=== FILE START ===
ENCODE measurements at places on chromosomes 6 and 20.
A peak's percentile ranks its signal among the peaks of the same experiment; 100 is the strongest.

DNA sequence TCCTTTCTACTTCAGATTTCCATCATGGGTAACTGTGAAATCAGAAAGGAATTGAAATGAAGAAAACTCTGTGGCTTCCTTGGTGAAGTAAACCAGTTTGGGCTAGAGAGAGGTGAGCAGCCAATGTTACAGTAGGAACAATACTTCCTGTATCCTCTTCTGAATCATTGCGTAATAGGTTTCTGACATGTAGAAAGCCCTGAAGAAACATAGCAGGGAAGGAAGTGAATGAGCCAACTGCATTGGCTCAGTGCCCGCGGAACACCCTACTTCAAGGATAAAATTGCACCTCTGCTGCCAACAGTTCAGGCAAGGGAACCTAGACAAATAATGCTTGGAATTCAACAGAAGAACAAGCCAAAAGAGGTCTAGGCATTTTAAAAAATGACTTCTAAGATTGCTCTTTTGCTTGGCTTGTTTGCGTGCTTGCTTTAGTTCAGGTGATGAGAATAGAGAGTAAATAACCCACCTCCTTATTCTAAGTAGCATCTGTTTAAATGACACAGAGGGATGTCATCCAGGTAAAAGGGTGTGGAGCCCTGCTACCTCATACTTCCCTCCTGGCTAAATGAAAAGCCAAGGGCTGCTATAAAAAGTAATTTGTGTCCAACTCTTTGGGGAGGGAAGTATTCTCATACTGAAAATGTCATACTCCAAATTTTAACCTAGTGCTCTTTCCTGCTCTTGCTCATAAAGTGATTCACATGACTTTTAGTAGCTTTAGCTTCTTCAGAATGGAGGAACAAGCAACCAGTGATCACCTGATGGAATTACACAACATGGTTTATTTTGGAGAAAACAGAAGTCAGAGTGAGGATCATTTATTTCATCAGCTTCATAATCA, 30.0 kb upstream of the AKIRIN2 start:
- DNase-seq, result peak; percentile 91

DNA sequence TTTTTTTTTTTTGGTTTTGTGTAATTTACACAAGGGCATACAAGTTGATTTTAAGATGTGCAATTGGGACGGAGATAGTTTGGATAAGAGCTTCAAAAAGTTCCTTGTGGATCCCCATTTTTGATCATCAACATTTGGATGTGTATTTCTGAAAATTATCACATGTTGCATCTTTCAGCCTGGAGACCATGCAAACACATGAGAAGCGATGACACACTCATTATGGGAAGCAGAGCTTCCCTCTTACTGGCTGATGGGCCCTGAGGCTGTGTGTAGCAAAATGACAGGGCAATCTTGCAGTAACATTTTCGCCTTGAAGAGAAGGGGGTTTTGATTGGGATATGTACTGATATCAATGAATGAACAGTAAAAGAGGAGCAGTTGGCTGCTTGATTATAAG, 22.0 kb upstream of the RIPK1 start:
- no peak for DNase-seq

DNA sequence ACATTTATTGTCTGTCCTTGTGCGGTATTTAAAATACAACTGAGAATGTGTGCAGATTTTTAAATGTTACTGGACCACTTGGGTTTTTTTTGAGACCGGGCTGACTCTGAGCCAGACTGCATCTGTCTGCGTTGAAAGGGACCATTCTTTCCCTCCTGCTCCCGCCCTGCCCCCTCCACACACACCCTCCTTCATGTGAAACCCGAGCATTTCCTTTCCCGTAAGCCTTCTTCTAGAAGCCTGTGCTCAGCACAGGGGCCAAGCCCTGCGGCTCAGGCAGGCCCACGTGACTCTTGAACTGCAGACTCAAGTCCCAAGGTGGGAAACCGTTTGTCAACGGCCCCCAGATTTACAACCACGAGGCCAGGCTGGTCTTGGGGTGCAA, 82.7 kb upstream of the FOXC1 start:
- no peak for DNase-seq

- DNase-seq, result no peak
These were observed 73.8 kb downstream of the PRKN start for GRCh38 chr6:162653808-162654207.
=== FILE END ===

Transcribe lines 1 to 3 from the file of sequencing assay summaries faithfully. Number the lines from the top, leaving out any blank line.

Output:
ENCODE measurements at places on chromosomes 6 and 20.
A peak's percentile ranks its signal among the peaks of the same experiment; 100 is the strongest.

DNA sequence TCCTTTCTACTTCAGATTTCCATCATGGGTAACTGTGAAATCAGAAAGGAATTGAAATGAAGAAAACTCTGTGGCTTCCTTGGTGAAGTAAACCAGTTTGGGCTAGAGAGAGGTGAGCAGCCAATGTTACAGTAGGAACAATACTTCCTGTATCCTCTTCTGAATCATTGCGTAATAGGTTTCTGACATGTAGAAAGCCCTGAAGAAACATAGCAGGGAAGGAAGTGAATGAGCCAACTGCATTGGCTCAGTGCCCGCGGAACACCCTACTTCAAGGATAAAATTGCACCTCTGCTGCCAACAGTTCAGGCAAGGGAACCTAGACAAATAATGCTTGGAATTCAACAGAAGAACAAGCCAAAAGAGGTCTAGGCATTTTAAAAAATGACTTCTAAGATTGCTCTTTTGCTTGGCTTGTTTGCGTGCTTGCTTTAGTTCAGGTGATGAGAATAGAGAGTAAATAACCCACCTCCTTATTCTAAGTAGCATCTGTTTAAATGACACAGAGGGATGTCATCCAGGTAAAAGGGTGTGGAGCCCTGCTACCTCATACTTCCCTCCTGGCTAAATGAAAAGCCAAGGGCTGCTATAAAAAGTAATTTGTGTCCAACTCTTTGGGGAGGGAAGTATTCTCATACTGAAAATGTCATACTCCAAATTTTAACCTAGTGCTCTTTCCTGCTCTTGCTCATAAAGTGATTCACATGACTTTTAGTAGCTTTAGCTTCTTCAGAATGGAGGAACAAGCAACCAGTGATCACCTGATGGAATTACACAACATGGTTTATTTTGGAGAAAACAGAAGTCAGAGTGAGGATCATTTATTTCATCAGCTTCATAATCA, 30.0 kb upstream of the AKIRIN2 start: